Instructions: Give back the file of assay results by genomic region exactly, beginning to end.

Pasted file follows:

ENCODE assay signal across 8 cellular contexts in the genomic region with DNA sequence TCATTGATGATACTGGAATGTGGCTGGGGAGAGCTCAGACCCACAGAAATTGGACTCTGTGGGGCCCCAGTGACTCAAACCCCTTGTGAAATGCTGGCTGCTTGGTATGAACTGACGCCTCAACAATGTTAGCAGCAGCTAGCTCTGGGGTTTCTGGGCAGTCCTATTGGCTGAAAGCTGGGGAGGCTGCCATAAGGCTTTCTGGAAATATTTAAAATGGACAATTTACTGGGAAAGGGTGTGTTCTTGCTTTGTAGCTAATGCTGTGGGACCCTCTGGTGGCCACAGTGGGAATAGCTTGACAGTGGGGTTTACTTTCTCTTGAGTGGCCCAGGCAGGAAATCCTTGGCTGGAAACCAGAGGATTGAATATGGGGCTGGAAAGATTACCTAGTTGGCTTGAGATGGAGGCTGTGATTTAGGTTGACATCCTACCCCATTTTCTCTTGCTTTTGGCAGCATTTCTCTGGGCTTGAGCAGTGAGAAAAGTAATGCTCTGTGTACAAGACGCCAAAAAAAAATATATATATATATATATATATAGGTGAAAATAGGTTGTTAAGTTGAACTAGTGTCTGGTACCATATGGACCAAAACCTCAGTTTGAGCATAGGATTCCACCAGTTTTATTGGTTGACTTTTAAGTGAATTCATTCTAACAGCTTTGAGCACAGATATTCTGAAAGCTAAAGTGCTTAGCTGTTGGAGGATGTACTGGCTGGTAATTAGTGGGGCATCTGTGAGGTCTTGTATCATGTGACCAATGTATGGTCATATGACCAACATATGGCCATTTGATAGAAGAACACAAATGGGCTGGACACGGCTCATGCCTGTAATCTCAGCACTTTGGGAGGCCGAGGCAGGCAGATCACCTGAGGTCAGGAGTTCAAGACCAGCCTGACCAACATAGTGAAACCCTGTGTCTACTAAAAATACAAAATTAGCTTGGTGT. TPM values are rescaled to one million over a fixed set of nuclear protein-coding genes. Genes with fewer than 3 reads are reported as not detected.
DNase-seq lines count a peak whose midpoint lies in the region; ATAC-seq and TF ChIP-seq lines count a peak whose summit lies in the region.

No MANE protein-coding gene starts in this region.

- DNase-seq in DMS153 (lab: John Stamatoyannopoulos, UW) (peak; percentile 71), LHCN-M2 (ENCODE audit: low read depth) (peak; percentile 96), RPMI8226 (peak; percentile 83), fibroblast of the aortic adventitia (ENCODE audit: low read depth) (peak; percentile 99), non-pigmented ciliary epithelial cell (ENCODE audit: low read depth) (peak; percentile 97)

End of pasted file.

ENCODE assay signal across 8 cellular contexts in the genomic region with DNA sequence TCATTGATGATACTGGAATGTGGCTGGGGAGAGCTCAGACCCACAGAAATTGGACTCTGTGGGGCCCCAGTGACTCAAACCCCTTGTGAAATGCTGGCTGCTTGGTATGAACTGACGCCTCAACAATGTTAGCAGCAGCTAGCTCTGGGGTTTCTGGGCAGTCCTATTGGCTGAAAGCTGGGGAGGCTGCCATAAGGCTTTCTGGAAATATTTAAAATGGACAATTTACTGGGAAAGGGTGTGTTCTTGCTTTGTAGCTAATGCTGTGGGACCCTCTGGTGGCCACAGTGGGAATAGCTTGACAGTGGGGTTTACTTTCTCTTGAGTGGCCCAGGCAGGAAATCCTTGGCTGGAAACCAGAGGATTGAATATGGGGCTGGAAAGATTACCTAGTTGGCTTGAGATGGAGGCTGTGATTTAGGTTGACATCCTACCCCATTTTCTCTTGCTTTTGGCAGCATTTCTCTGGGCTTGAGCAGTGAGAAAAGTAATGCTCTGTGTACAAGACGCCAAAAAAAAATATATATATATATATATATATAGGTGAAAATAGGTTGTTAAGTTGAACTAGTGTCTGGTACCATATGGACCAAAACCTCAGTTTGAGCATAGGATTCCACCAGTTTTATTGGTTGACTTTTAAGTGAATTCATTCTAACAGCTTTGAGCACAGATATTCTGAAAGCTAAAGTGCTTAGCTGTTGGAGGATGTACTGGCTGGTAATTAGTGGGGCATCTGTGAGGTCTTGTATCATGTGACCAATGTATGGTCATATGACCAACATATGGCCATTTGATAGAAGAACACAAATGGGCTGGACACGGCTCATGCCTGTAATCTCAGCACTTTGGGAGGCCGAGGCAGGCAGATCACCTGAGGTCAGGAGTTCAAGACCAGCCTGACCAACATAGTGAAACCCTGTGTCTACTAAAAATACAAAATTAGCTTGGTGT. TPM values are rescaled to one million over a fixed set of nuclear protein-coding genes. Genes with fewer than 3 reads are reported as not detected.
DNase-seq lines count a peak whose midpoint lies in the region; ATAC-seq and TF ChIP-seq lines count a peak whose summit lies in the region.

No MANE protein-coding gene starts in this region.

- DNase-seq in DMS153 (lab: John Stamatoyannopoulos, UW) (peak; percentile 71), LHCN-M2 (ENCODE audit: low read depth) (peak; percentile 96), RPMI8226 (peak; percentile 83), fibroblast of the aortic adventitia (ENCODE audit: low read depth) (peak; percentile 99), non-pigmented ciliary epithelial cell (ENCODE audit: low read depth) (peak; percentile 97)